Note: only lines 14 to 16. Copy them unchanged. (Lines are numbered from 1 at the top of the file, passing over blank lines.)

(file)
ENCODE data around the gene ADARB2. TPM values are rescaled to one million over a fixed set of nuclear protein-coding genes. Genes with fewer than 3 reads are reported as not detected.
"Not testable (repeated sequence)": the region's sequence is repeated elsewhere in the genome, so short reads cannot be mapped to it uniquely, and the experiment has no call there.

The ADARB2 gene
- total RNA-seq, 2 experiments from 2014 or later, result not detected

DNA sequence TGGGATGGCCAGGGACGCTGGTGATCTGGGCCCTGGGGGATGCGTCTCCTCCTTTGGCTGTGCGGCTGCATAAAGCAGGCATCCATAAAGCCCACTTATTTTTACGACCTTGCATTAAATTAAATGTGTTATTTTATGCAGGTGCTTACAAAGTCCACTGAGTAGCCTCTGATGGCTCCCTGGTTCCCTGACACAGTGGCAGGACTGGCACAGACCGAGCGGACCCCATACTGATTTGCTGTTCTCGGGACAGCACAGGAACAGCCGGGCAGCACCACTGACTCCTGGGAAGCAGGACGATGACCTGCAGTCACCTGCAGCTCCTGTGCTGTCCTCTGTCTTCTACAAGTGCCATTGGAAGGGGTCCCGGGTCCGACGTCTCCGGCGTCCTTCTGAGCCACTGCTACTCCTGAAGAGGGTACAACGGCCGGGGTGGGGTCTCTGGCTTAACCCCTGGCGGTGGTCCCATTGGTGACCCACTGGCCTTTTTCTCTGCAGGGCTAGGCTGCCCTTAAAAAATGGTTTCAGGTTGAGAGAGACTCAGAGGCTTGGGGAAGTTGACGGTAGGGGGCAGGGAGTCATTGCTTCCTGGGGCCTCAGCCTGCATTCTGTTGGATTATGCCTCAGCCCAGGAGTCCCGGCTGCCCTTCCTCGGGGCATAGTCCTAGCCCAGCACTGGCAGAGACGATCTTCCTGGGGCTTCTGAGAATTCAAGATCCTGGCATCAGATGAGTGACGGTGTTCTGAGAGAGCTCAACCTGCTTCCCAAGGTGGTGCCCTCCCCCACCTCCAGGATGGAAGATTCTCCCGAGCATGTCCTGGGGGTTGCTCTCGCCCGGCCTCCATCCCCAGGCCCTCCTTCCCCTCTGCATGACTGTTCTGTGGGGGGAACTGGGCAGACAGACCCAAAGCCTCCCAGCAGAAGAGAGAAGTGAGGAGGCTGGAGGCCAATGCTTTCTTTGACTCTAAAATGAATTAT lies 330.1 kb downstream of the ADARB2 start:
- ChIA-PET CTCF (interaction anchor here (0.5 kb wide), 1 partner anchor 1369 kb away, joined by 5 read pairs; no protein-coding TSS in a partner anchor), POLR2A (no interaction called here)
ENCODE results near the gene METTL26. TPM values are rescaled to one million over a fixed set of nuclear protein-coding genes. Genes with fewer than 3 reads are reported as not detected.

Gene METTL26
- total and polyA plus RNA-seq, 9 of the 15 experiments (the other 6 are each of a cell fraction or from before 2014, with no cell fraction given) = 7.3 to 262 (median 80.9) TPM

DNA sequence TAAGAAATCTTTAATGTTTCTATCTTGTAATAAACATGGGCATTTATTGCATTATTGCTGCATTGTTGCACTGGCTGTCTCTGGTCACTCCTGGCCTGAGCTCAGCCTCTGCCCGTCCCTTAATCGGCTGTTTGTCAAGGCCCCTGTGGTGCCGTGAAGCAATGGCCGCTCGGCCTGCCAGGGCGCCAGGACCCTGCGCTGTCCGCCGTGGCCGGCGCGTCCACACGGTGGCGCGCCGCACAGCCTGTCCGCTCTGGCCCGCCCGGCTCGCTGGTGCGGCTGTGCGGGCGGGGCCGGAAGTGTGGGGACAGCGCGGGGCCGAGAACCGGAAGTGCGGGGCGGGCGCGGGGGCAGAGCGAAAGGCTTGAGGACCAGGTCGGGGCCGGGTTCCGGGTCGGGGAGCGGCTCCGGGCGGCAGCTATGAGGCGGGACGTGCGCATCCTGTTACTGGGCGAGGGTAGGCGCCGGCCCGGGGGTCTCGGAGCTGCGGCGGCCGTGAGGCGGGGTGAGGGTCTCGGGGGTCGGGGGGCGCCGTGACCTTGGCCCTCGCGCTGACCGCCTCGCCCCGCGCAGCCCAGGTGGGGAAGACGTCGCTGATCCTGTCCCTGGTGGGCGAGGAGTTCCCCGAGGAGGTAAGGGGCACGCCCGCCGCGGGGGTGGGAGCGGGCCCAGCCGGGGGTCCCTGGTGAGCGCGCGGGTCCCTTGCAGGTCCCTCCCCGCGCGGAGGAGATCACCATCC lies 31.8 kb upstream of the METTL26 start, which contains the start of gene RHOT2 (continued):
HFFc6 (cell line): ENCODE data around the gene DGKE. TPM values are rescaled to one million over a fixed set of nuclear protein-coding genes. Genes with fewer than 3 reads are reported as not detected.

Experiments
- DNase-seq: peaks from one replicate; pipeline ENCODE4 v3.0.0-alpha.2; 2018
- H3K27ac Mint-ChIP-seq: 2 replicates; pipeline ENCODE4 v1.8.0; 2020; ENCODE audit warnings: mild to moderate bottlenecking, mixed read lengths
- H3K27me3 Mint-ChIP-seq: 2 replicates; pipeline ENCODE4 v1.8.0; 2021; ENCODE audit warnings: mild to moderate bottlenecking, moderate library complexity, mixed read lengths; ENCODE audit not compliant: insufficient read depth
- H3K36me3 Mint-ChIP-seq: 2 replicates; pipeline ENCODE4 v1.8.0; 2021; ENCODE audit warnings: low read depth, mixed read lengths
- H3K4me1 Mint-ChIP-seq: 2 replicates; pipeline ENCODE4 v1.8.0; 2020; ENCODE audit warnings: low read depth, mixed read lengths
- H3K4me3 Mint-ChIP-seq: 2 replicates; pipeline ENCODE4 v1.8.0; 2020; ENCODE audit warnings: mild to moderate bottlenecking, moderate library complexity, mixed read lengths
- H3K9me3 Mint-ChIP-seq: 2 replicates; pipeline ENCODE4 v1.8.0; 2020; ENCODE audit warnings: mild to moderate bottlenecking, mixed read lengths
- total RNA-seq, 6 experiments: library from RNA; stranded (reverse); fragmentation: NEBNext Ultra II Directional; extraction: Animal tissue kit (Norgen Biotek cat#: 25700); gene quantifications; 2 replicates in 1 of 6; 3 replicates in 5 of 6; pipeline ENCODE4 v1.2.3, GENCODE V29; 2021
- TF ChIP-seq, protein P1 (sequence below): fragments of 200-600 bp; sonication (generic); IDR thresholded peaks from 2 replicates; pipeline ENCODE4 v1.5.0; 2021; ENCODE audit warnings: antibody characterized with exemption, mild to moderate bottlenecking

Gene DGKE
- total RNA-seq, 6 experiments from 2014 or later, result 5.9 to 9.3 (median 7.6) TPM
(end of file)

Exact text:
- H3K27ac Mint-ChIP-seq: 2 replicates; pipeline ENCODE4 v1.8.0; 2020; ENCODE audit warnings: mild to moderate bottlenecking, mixed read lengths
- H3K27me3 Mint-ChIP-seq: 2 replicates; pipeline ENCODE4 v1.8.0; 2021; ENCODE audit warnings: mild to moderate bottlenecking, moderate library complexity, mixed read lengths; ENCODE audit not compliant: insufficient read depth
- H3K36me3 Mint-ChIP-seq: 2 replicates; pipeline ENCODE4 v1.8.0; 2021; ENCODE audit warnings: low read depth, mixed read lengths